The Volca Keys isn’t just an amazing portable analog synth, it is a studio in your pocket! On the surface, the 16-step sequencer might seem a bit limited but, Korg has included some useful features such as motion sequencing, flux recording, tempo division, active step, and 8 memory locations that turn the Volca Keys into a performance powerhouse. For example, active step allows you to turn on and off any of the steps in your sequence. This allows you to instantly change your pattern by removing and adding notes on the fly. This feature could also be used in a number of creative ways to create chord changes and variations within one 16-step sequence. You could record one chord per step and then use active step to only play the chord you wanted, for instance, by turning off all of the other steps. You could then turn off the current step and change the chord by turning on a different step. Another interesting feature is flux recording. With flux recording, instead of recording one note per step, it disables the quantization and records whatever you play over the span of 16 steps. If you get creative and turn the tempo down you can record up to 8 notes per step, for a total of 128. Another great performance feature is the ability to adjust the playback speed without changing the tempo setting. By pressing a key on the keyboard, you can change the playback speed of your sequence by ½ or ¼. This is a great way to add variety to your song, especially when using the Volca Keys with other devices like the Volca Bass or Beats. Arguably, the most creative feature is the motion sequencer. This feature will capture tweaks and changes to any parameter on the Volca keys and save them to your pattern. Simply turn on the motion sequencer and hit record. With the motion sequencer, you are not limited to the modulation ability of the EG or LFO, you can manually modulate anything.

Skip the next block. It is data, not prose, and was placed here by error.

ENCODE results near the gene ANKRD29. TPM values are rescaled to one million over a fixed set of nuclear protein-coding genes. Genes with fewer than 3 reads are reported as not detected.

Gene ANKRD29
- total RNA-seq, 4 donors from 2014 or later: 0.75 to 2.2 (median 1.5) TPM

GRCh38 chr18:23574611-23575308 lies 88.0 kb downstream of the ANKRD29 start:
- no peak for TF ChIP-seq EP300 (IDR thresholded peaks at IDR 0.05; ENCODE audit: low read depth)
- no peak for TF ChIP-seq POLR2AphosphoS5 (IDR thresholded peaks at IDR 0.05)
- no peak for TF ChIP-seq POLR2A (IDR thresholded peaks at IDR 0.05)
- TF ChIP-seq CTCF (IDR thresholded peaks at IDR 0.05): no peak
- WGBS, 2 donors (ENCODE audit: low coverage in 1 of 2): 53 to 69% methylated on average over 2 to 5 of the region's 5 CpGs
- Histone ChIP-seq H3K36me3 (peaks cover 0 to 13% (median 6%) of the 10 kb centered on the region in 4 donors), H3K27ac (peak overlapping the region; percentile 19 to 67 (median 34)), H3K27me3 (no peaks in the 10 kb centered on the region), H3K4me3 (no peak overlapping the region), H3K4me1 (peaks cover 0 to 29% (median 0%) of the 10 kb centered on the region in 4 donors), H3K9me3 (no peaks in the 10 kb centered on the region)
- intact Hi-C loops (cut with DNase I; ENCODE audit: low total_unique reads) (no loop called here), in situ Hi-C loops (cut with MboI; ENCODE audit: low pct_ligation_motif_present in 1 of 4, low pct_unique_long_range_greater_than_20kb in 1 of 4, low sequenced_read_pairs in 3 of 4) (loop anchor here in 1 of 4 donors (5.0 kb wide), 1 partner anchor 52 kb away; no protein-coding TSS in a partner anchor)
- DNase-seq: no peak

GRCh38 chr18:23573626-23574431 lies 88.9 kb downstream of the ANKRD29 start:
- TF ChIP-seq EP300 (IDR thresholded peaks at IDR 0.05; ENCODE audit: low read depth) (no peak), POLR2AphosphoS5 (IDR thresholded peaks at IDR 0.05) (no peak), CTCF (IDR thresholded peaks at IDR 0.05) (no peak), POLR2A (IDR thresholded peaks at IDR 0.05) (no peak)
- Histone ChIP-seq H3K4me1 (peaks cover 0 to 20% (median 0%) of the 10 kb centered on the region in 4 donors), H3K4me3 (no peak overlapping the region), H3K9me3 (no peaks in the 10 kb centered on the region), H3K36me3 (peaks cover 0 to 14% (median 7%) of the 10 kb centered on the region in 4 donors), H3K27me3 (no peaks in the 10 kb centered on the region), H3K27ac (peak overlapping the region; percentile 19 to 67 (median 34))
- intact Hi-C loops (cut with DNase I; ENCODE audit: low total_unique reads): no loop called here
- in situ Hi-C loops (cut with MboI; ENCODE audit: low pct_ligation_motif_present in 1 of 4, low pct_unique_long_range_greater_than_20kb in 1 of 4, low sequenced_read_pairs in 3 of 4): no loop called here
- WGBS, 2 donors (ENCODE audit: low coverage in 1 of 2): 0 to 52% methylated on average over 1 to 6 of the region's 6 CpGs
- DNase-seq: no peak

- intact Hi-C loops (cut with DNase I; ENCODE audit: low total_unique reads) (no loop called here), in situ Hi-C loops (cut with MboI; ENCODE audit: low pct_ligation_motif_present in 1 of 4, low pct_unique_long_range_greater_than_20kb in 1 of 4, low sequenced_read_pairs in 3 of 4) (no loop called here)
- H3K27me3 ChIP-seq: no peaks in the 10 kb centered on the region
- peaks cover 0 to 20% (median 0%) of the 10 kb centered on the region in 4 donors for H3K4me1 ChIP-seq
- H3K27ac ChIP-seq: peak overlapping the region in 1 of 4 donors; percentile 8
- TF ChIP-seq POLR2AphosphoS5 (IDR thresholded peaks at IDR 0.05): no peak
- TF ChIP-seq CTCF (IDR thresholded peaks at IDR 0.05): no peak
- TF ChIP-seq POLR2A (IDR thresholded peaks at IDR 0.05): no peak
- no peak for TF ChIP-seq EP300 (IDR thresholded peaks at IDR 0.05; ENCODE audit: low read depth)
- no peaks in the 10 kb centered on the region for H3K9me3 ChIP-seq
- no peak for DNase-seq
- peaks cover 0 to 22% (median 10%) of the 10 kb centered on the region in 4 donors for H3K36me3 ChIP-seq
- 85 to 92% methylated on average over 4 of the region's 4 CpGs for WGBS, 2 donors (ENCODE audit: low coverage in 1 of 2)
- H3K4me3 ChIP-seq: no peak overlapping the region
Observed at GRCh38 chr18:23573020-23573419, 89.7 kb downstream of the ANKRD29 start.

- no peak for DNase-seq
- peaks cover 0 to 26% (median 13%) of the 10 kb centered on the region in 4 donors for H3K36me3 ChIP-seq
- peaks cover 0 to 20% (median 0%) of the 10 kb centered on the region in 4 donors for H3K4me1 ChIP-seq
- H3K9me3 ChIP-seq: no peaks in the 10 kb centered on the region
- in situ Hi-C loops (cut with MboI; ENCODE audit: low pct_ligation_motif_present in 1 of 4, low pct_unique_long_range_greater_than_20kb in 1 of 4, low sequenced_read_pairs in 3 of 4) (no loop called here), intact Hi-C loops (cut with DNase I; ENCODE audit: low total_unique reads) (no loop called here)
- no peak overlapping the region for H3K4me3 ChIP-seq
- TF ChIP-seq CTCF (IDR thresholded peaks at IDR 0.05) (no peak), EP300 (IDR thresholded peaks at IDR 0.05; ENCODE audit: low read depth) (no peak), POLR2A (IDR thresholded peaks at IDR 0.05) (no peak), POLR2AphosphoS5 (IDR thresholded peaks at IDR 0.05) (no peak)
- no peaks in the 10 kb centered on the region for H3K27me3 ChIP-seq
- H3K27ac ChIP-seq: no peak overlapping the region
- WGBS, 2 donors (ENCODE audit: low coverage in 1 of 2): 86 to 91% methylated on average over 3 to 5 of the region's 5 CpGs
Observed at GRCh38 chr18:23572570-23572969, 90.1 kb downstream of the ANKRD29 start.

The Volca Keys and the rest of the Volca series are made to travel. With their small size, battery power, and built-in speaker you have the freedom to make music just about anywhere. Their top-facing connections mean they easily fit into a synth case and their low price makes them a great starting point in electronic music composition. The Volca Keys sounds fantastic and can be used for many genres. With a little practice, the Volca Keys can really shine as part of a larger system or on its own. Korg has really outdone themselves with the Volca Keys, providing the perfect balance of price and features. It is small enough to take anywhere, yet it sounds good enough to sit alongside (or on top of) more expensive “professional” synthesizers. With its 6 voicing modes, you can get very experimental and in the poly mode, you can play lead lines over a sequence. The Volca Keys may look simple on the surface but if you dig in and use your imagination you may surprise yourself with what you can coax out of this little synth.
For more information visit: www.korg.com/us